Among a group of more than 10,000 people who died of COVID-19 in the U.S. in the early months of the outbreak, the typical white victim was 10 years older than the typical Latino victim. He was also nine years older than the typical nonwhite, non-Latino victim, a category dominated by Black Americans.
These findings are based on data from the health departments of 15 states and New York City and may not reflect the true extent of racial disparities across the country. Still, they point to troubling patterns that health authorities should work hard to address, according to a new report led by researchers from the Centers for Disease Control and Prevention.
The information that states, territories and local public health departments had been sending to the CDC didn’t include as many specifics about race, ethnicity, age and underlying medical conditions as the researchers would have liked. So they asked 56 such departments for supplemental information and received more detailed records from 16 of them.
The resulting data set included 10,647 people with laboratory-confirmed coronavirus infections who died between Feb. 12 and April 24.
Among Latinos, the median age of death was 71 years. Among those who were neither Latino nor white, it was 72 years.
For whites, by contrast, the median age of death was 81 years.
Here’s another way of looking at the age gap: In this group, the percentage of Latinos who died who were not yet 65 years old was 35%. For nonwhites, it was 30%. Yet for whites it was only 13% — a “notable” difference, the study authors wrote.
Some of that difference might be explained by the fact that white Americans, on the whole, are older than other Americans. In the U.S., the median age of whites is 44, versus 31 for nonwhites.
But that’s clearly not the whole story, the researchers noted.
In the study population, 34% of those who were younger than 65 when they died were Latino, even though Latinos account for only 20% of all Americans under 65. Similarly, 40% of those who were under 65 when they died of COVID-19 were nonwhite, even though nonwhites account for only 23% of deaths among Americans under the age of 65, according to the report.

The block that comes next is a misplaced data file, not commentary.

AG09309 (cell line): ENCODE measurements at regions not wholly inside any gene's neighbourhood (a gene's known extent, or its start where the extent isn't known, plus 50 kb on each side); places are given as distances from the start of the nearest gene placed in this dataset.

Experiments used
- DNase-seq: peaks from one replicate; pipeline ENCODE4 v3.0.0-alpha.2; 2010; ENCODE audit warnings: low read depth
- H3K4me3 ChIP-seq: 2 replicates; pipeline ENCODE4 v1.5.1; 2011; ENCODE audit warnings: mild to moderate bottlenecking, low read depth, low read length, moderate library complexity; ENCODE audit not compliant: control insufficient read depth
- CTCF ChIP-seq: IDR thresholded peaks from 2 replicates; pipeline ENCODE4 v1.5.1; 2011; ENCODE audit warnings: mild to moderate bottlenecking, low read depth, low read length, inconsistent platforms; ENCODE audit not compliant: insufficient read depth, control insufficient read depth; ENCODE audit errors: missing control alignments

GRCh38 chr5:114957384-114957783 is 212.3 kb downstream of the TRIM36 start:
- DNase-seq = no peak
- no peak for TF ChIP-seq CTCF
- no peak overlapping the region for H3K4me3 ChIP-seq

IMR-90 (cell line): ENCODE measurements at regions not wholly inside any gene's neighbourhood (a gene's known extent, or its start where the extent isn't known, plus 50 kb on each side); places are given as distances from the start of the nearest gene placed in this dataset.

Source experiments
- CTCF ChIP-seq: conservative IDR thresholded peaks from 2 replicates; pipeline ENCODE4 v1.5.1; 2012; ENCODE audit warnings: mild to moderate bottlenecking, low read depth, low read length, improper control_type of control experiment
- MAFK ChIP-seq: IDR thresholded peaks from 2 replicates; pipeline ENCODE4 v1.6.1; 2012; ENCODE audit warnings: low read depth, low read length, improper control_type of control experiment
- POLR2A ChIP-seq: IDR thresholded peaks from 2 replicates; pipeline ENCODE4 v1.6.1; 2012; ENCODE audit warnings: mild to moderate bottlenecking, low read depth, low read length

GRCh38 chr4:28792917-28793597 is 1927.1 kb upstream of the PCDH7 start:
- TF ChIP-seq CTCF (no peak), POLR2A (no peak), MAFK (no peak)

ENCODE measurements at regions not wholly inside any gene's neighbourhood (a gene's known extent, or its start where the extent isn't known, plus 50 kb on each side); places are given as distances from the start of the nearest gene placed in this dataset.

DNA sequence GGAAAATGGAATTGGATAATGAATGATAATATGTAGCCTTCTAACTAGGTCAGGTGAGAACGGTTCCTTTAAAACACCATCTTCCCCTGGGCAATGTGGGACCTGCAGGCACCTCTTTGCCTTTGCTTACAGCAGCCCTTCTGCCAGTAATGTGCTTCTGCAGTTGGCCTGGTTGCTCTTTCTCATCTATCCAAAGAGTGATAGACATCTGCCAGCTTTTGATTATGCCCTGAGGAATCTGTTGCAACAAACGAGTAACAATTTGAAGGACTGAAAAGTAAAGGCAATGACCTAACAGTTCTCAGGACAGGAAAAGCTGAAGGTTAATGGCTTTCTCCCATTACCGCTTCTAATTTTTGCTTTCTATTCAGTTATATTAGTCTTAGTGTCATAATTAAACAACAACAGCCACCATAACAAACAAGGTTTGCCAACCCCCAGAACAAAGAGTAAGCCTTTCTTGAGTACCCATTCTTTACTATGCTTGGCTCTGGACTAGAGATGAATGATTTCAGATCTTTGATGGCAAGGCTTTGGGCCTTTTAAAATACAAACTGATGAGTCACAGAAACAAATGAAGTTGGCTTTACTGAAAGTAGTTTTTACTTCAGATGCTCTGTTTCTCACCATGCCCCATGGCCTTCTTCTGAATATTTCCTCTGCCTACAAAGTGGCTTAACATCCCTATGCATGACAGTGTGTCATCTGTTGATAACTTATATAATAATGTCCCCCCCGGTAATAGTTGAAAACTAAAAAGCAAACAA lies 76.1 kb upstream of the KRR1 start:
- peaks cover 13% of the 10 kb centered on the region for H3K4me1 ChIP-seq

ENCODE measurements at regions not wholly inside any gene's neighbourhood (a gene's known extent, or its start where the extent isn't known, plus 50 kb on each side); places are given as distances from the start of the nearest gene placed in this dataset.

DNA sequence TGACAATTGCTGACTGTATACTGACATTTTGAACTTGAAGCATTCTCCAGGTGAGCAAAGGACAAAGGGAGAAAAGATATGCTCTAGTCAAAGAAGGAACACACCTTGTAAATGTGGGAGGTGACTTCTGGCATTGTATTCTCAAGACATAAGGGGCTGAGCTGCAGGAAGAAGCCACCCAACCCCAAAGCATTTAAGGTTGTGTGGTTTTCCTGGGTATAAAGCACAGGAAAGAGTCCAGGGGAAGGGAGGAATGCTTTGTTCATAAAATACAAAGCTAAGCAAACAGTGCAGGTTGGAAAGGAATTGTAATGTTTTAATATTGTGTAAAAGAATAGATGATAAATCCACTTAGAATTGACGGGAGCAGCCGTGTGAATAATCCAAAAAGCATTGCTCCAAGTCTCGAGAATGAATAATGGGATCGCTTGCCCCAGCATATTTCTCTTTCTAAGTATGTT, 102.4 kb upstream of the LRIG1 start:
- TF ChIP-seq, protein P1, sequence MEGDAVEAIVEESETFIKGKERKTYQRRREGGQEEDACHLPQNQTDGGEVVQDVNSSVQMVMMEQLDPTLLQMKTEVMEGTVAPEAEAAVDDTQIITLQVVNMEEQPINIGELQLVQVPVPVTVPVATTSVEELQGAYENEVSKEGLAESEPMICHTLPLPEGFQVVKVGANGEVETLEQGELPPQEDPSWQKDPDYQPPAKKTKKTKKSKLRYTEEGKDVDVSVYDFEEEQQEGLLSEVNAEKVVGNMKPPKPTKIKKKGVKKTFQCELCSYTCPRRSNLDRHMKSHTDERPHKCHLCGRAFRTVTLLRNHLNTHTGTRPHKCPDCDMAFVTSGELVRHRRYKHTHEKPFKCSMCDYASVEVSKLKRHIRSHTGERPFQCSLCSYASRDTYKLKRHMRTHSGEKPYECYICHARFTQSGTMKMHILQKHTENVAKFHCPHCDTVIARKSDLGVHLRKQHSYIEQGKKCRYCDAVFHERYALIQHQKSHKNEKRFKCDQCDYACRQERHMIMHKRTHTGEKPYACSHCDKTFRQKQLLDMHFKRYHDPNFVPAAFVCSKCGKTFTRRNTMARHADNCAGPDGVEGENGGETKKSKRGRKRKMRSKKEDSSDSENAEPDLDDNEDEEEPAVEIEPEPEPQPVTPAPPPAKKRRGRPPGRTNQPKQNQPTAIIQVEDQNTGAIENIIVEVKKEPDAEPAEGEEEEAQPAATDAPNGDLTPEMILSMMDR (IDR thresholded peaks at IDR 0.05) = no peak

“Further study is needed to understand the reasons for these differences,” the authors wrote.
One possible explanation is that SARS-CoV-2, the coronavirus that causes COVID-19, is spreading more among these groups because they are more likely to be employed as essential workers in jobs that make physical distancing more difficult, the authors wrote.
Dr. Georges Benjamin, executive director of the American Public Health Assn., echoed the idea that on-the-job exposure could be a factor in testimony he gave Friday to a congressional subcommittee on emergency preparedness and response.
“The health disparities that have occurred during the COVID-19 pandemic have four causative factors: increased exposure, increased susceptibility, social determinants that lead to unequal access to goods and services, and racism in all of its forms,” Benjamin said. “These four factors put communities of color at disproportionate risk for getting infected and getting sicker with COVID-19.”
He added that “this disparity in the impact of COVID-19 is not surprising in its presence, only in its scope.”
The authors of the CDC report suggested that healthcare providers counter this gap by being on the lookout for severe cases of disease among younger nonwhite adults: “More prompt diagnoses could facilitate earlier implementation of supportive care to minimize morbidity.”
The researchers also reported that 76% of those who died of COVID-19 had at least one underlying medical condition. That was especially true among the younger victims — 83% of those younger than 65 had at least one health problem before the coronavirus came along.
By far the most common chronic health condition reported was cardiovascular disease (61%). Diabetes was a distant second (40%), followed by chronic kidney disease (21%) and chronic lung disease (19%).
Among the 3,021 people for whom there was information about the onset of their illness, the median time between first symptoms and death was 10 days.
In addition to New York City, the study included data from Alaska, Colorado, Indiana, Louisiana, Maine, Michigan, Minnesota, New Jersey, North Carolina, Oregon, Tennessee, Utah, Vermont, Washington and Wisconsin.
The findings were published Friday in the CDC’s Morbidity and Mortality Weekly Report.